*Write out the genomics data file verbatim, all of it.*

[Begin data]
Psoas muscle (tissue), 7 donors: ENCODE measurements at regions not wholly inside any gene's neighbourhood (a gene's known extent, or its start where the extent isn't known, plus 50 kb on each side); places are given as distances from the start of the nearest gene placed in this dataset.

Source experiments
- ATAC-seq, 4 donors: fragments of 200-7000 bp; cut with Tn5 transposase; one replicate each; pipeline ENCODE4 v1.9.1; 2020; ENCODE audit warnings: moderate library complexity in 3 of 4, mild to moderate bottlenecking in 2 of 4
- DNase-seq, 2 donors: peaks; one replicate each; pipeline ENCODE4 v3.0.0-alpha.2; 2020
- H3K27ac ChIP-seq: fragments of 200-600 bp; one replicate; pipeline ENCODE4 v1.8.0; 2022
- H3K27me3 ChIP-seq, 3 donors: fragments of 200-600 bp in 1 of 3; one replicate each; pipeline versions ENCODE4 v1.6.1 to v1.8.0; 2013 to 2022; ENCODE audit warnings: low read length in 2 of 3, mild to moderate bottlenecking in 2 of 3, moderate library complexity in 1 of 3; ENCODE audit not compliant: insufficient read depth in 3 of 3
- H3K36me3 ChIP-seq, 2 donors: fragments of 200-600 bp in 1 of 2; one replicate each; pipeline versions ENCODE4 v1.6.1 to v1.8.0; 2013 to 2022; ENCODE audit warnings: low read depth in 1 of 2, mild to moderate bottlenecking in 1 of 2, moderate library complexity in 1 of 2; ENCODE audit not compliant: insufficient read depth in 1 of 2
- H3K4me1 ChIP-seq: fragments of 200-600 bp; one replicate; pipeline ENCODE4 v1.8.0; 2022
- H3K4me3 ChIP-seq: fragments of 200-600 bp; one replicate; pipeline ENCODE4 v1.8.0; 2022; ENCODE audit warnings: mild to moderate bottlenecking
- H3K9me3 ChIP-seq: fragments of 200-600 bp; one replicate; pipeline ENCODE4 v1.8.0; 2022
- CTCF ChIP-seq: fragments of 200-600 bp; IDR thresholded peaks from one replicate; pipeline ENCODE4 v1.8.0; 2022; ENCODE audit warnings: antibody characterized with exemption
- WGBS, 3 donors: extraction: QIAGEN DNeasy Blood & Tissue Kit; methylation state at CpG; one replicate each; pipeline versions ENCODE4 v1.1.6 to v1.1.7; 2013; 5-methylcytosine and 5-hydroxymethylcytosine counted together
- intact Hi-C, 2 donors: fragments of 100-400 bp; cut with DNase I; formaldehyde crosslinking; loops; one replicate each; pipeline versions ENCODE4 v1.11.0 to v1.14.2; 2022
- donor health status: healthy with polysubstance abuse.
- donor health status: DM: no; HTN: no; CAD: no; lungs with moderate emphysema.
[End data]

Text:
Psoas muscle (tissue), 7 donors: ENCODE measurements at regions not wholly inside any gene's neighbourhood (a gene's known extent, or its start where the extent isn't known, plus 50 kb on each side); places are given as distances from the start of the nearest gene placed in this dataset.

Source experiments
- ATAC-seq, 4 donors: fragments of 200-7000 bp; cut with Tn5 transposase; one replicate each; pipeline ENCODE4 v1.9.1; 2020; ENCODE audit warnings: moderate library complexity in 3 of 4, mild to moderate bottlenecking in 2 of 4
- DNase-seq, 2 donors: peaks; one replicate each; pipeline ENCODE4 v3.0.0-alpha.2; 2020
- H3K27ac ChIP-seq: fragments of 200-600 bp; one replicate; pipeline ENCODE4 v1.8.0; 2022
- H3K27me3 ChIP-seq, 3 donors: fragments of 200-600 bp in 1 of 3; one replicate each; pipeline versions ENCODE4 v1.6.1 to v1.8.0; 2013 to 2022; ENCODE audit warnings: low read length in 2 of 3, mild to moderate bottlenecking in 2 of 3, moderate library complexity in 1 of 3; ENCODE audit not compliant: insufficient read depth in 3 of 3
- H3K36me3 ChIP-seq, 2 donors: fragments of 200-600 bp in 1 of 2; one replicate each; pipeline versions ENCODE4 v1.6.1 to v1.8.0; 2013 to 2022; ENCODE audit warnings: low read depth in 1 of 2, mild to moderate bottlenecking in 1 of 2, moderate library complexity in 1 of 2; ENCODE audit not compliant: insufficient read depth in 1 of 2
- H3K4me1 ChIP-seq: fragments of 200-600 bp; one replicate; pipeline ENCODE4 v1.8.0; 2022
- H3K4me3 ChIP-seq: fragments of 200-600 bp; one replicate; pipeline ENCODE4 v1.8.0; 2022; ENCODE audit warnings: mild to moderate bottlenecking
- H3K9me3 ChIP-seq: fragments of 200-600 bp; one replicate; pipeline ENCODE4 v1.8.0; 2022
- CTCF ChIP-seq: fragments of 200-600 bp; IDR thresholded peaks from one replicate; pipeline ENCODE4 v1.8.0; 2022; ENCODE audit warnings: antibody characterized with exemption
- WGBS, 3 donors: extraction: QIAGEN DNeasy Blood & Tissue Kit; methylation state at CpG; one replicate each; pipeline versions ENCODE4 v1.1.6 to v1.1.7; 2013; 5-methylcytosine and 5-hydroxymethylcytosine counted together
- intact Hi-C, 2 donors: fragments of 100-400 bp; cut with DNase I; formaldehyde crosslinking; loops; one replicate each; pipeline versions ENCODE4 v1.11.0 to v1.14.2; 2022
- donor health status: healthy with polysubstance abuse.
- donor health status: DM: no; HTN: no; CAD: no; lungs with moderate emphysema.